0.99 (0.74–1.32)   
1.43 (1.07–1.93)
Age, total caloric intake, physical activity, educational level, HRT, diagnosed with benign BC, FHBC, alcohol, and current smoke
Huang 1999  
United States [38]
436/354WHR >0.8 versus ≤0.81.40 (1.10–1.70)Age at menarche, nulliparity, breastfeeding, Abortion or miscarriage, BMI, WHR, oral contraceptive, HRT, FHBC, smoking, alcohol, education, medical radiation to the chest
 Black30.1–59.2 versus 14.6–24.60.68 (0.33–1.42)
Hall 2000
United States [40]
382/419 White30.1–59.2 versus 14.6–24.61.08 (0.58–2.00)Age, age at menarche, parity/age at FFT pregnancy, lactation, and education
 Black0.86–1.34 versus 0.6–0.771.62 (0.70–3.79)
 White0.86–1.34 versus 0.6–0.771.64 (0.88–3.07)
BMI at 18 years ≥25 versus <20 0.72 (0.55–0.96)
Berstad 2010
United States [30]
1,900/2,006Recent BMIAge, race, education, study site, FHBC, parity, age at menopause, and HRT
 Caucasian≥35 versus <250.75 (0.53–1.06)
 African-American≥35 versus <251.26 (0.55–1.85)
Ogundiran 2010
Nigeria [34]
Case-controlAfrican498/266BMI≥28 versus <210.76 (0.48–1.21)Age, ethnicity, education, menarche, parity, age at FFTP, breastfeeding, menopausal status, age at menopause, FHBC, benign breast disease, contraceptive, alcohol
Adebamowo 2003
Nigeria [49]
Case-controlAfrican234/273 BMI≥30 versus <201.82 (0.78–4.31)Age, age at menarche, age at FFT pregnancy, height
Wenten 2002
United States [50]
687/820BMI Age; FHBC; total MET-hours; parity; OC; breastfeeding; age at first live birth; months of HRT use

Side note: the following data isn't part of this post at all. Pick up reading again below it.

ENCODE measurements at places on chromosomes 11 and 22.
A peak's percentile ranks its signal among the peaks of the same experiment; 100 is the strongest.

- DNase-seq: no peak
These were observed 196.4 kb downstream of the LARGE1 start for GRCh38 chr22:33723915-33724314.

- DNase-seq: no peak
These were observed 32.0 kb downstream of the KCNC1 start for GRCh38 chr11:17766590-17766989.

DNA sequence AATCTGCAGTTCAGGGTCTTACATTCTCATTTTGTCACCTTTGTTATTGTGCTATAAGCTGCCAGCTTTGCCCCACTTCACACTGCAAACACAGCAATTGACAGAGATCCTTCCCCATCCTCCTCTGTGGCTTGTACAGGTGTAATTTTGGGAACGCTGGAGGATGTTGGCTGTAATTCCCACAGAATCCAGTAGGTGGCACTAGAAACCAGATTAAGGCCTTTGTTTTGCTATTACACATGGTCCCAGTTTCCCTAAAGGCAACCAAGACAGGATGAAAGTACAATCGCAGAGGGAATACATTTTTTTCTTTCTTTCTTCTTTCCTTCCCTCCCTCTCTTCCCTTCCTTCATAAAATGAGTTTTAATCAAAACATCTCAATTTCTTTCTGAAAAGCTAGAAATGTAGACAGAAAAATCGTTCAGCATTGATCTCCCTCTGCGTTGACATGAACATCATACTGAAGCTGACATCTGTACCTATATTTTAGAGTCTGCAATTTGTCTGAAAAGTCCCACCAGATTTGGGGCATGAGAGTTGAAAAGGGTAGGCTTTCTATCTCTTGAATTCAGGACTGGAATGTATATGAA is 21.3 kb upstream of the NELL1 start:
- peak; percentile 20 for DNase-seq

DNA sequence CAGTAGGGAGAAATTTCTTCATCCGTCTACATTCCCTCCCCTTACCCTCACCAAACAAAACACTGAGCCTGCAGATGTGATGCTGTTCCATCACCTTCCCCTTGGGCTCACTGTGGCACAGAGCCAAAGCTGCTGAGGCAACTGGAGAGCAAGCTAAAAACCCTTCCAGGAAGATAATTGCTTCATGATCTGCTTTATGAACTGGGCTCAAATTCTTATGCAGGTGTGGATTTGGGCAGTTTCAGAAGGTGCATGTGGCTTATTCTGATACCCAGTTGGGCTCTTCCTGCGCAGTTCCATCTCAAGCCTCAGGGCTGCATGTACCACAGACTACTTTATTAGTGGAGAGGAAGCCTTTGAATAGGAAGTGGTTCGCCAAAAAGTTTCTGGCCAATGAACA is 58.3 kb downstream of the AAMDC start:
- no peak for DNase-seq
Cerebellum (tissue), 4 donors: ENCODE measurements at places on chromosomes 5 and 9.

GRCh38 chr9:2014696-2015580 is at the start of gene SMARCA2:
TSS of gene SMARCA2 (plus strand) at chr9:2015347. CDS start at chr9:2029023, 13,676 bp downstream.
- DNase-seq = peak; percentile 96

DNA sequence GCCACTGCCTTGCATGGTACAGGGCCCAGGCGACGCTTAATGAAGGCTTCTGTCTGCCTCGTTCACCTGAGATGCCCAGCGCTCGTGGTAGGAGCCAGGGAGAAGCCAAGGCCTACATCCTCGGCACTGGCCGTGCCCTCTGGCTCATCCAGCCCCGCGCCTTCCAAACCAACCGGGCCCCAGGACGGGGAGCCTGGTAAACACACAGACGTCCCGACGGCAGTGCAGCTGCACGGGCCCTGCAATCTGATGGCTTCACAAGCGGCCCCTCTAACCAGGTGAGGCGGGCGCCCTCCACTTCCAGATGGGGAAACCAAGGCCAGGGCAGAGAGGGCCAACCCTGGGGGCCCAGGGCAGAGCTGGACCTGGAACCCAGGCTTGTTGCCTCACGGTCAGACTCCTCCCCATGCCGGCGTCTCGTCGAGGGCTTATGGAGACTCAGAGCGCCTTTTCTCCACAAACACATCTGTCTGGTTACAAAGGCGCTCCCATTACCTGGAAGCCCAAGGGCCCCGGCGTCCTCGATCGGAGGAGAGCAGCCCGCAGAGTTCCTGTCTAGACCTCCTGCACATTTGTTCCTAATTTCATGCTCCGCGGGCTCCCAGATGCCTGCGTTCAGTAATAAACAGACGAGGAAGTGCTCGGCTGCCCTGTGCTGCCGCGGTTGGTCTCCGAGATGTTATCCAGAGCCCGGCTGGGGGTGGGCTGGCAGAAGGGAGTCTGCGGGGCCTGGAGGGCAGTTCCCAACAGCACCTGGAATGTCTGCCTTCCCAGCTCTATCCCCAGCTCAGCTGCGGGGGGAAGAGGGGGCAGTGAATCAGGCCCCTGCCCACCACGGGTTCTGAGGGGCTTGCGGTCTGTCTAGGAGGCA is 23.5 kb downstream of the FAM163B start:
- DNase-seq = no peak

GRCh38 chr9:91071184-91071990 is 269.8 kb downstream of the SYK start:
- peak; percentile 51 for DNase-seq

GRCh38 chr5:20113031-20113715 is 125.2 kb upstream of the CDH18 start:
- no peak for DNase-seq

Caucasian≥30 versus <222.77 (0.86–8.89)
 Hispanic≥30 versus <221.32 (0.47–3.72)
BMI non-HRT userAge, center, physical activity level, energy intake, alcohol intake, age at menopause, parity, and Height
 Caucasian>30 versus <251.61 (1.05–2.45)
Slattery 2007
United States [36]
2,325/2,525 Hispanic >30 versus <250.80 (0.44–1.45)
WHR non-HRT user
 Caucasian>0.9 versus <0.81.51 (0.93–2.46)
 Hispanic>0.9 versus <0.80.77 (0.39–1.50)
Ng 1997
Singapore [33]
Case-control Asian130/585WHR>0.86 versus <0.758.19 (3.40–19.50)Age, menopausal status, age at menarche, parity, number of birth, age at FFT birth, HRT, OC, breast feeding, smoking, height, weight, and BMI
Chow 2005
China [20]
Case-controlAsian198/353BMI23–27 versus <19
<31 versus <19
1.73 (1.04–2.86)   
3.82 (1.03–14.27)
Age, number of pregnancies, family history of breast cancer, income, smoking, alcohol, use of OC, and education
Wu 2007   
Japan [39]
>24.60 versus ≤20.43
>0.84 versus ≤0.76
1.35 (0.95–1.93)